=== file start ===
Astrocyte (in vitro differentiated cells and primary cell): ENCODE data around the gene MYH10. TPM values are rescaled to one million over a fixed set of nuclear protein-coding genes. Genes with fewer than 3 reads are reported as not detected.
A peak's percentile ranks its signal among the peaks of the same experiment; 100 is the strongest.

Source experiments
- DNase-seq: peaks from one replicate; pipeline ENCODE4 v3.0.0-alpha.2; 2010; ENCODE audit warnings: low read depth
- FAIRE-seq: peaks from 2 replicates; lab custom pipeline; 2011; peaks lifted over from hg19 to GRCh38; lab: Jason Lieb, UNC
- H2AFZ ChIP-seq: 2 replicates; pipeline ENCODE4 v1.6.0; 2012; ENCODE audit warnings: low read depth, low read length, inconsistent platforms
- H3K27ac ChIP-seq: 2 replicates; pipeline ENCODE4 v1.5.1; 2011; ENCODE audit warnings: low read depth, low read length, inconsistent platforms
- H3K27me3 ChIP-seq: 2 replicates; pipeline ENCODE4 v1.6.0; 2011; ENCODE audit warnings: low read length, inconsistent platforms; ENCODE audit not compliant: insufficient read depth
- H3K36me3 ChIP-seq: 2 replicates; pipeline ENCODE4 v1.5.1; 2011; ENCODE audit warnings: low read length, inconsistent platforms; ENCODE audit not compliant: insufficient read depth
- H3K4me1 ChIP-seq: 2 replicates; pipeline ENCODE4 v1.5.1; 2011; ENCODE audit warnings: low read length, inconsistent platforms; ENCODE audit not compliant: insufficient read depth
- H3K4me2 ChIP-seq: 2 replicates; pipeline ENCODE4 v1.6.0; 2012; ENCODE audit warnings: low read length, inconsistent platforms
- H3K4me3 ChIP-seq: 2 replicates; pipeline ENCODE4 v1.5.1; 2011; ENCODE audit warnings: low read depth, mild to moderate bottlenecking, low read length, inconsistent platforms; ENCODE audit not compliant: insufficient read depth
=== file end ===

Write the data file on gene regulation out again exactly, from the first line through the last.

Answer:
Astrocyte (in vitro differentiated cells and primary cell): ENCODE data around the gene MYH10. TPM values are rescaled to one million over a fixed set of nuclear protein-coding genes. Genes with fewer than 3 reads are reported as not detected.
A peak's percentile ranks its signal among the peaks of the same experiment; 100 is the strongest.

Source experiments
- DNase-seq: peaks from one replicate; pipeline ENCODE4 v3.0.0-alpha.2; 2010; ENCODE audit warnings: low read depth
- FAIRE-seq: peaks from 2 replicates; lab custom pipeline; 2011; peaks lifted over from hg19 to GRCh38; lab: Jason Lieb, UNC
- H2AFZ ChIP-seq: 2 replicates; pipeline ENCODE4 v1.6.0; 2012; ENCODE audit warnings: low read depth, low read length, inconsistent platforms
- H3K27ac ChIP-seq: 2 replicates; pipeline ENCODE4 v1.5.1; 2011; ENCODE audit warnings: low read depth, low read length, inconsistent platforms
- H3K27me3 ChIP-seq: 2 replicates; pipeline ENCODE4 v1.6.0; 2011; ENCODE audit warnings: low read length, inconsistent platforms; ENCODE audit not compliant: insufficient read depth
- H3K36me3 ChIP-seq: 2 replicates; pipeline ENCODE4 v1.5.1; 2011; ENCODE audit warnings: low read length, inconsistent platforms; ENCODE audit not compliant: insufficient read depth
- H3K4me1 ChIP-seq: 2 replicates; pipeline ENCODE4 v1.5.1; 2011; ENCODE audit warnings: low read length, inconsistent platforms; ENCODE audit not compliant: insufficient read depth
- H3K4me2 ChIP-seq: 2 replicates; pipeline ENCODE4 v1.6.0; 2012; ENCODE audit warnings: low read length, inconsistent platforms
- H3K4me3 ChIP-seq: 2 replicates; pipeline ENCODE4 v1.5.1; 2011; ENCODE audit warnings: low read depth, mild to moderate bottlenecking, low read length, inconsistent platforms; ENCODE audit not compliant: insufficient read depth